Page 1 of 2 Meaningless ceasefire in South Thailand
By Anthony Davis
BANGKOK - If Thai government leaders and statisticians are to be believed, the Muslim fasting month of Ramadan marked an improvement on the usual pattern of stepped up mayhem that accompanies the month in the conflict-wracked border provinces of southern Thailand.
There was, they concluded, a drop in ''violent incidents'' that suggested a much-touted ''ceasefire'' announced in Malaysia on July 12 was not a complete failure, or even that the ground situation might be improving.
But as Mark Twain famously commented, ''lies, damned lies and statistics'' are a perennial asset in massaging public perceptions. And when the statistics relate to what are generically termed ''violent incidents'' in the southernmost provinces of Pattani, Yala
and Narathiwat, good news can be deceptive. In the context of Ramadan this year, it can turn reality upside down.
According to the Prince of Songkhla University's Deep South Watch, a generally respected source of statistical data on the ebb and flow of the region's conflict, there were 86 incidents in the period between July 10 and August 7, a clear decline from the 99 recorded in the Ramadan period of 2012. The 29 fatalities dropped from the 34 figure recorded last year.
The problem with these statistics, however, is two-fold. First, can numbers that depend on definitions that are either unclear or malleable be trusted? Is an insurgent arson attack, of which there are many in the region, to be defined as a ''violent incident''? Is a killing ruled by local police to stem from a ''personal dispute'' to be counted in the context of the separatist conflict as a ''violent incident''?
Secondly, and more importantly, the statistics say nothing about the nature of incidents or their timing - both critical to any meaningful analysis. If arson is counted as violence, can an incident involving a youth torching a public phone booth reasonably be equated with 10 armed men setting fire to a rubber processing factory and causing over 100 million baht (US$3 million) of damage?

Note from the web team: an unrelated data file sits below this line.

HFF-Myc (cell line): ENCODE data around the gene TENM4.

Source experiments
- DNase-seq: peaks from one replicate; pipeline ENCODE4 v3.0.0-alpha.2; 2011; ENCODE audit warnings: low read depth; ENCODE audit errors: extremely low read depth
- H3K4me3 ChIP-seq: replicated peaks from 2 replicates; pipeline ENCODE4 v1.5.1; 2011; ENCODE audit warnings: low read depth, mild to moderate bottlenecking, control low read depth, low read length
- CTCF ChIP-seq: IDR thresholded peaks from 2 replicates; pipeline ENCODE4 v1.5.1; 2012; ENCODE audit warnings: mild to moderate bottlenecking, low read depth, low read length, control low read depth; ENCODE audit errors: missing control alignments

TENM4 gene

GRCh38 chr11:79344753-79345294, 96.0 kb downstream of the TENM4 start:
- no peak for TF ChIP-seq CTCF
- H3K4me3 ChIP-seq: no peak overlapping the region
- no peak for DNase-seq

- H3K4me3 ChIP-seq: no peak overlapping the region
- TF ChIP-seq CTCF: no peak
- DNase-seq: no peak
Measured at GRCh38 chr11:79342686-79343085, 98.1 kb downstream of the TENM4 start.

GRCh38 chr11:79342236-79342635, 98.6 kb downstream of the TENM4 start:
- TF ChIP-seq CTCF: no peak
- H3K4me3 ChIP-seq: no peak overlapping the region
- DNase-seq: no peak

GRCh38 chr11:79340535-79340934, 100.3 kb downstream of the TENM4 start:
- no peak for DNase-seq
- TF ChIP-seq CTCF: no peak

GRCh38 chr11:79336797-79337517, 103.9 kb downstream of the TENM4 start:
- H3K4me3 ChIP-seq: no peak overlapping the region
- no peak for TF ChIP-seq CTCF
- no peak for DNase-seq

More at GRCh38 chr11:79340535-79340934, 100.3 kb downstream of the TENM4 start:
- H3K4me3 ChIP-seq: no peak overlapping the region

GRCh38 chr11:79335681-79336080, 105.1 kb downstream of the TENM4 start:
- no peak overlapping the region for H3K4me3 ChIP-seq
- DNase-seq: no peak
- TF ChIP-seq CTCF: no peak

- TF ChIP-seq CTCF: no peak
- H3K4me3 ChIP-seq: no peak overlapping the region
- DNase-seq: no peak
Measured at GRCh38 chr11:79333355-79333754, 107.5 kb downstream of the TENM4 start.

A bomb incident is unquestionably violent, but can an attack with a home-made hand-grenade that fails to explode be fairly compared with an ambush involving an 80-kilogram land-mine that destroys an army truck and kills five soldiers?
Parallel to the hopeful narrative of declining violence which emerged from the region's statistical maze, it is worth underscoring three central aspects of the conflict during Ramadan this year that feel-good statistics failed to reveal or served to obscure.
The most striking aspect was that during the final days of the month the region's dominant insurgent faction, the Barisan Revolusi Nasional Patani Melayu (Patani Malay National Revolutionary Front, or BRN) launched an unusually hard-hitting offensive. Indeed, the wave of well-coordinated attacks reflected notably improved capabilities that do not bode well for near-term peace prospects.
Secondly, when it comes to the perennially contentious question of command and control - the ability of political leaders to exercise effective control over military elements - it appeared that the government in Bangkok may actually have more to worry about than insurgent bosses in neighboring Malaysia.
Finally, and scarcely reported, it was apparent that the BRN, forced by the current peace process to emerge from a decade of shadow warfare, is mobilizing its propaganda wing to communicate with its Malay-Muslim constituency on the ground as well as through its pronouncements and demands of the state posted on video-sharing site YouTube.
In retrospect, there was probably never much chance that the much-touted Ramadan ceasefire would ever work. From the outset it was clear that the ''common understanding'' on a reduction of hostilities announced in Kuala Lumpur on July 12 was overly ambitious, dangerously vague and woefully ill-prepared.
Emerging from earlier government appeals for a reduction of hostilities as a sign of the BRN's good faith, the attempted cease-fire reflected more than anything else Bangkok's need to produce tangible results as fast as possible from an inherently risky peace initiative.
The extent to which the BRN was invested in the scheme put to its representatives at the June 13 round of talks in Kuala Lumpur was pointedly reflected in the YouTube video clip later released by the group. The posting set forth seven notably stringent conditions for a deal, including a virtual return-to-barracks by all security forces during the fasting month.
It was also undoubtedly significant that the announcement of the ''understanding'' on July 12 came late, two days after the beginning of Ramadan, instead of on July 9 as originally planned. By that time one significant attack involving an improvised explosive device (IED) had already targeted a Royal Thai Army (RTA) truck in Raman district of Yala, wounding all eight soldiers on board.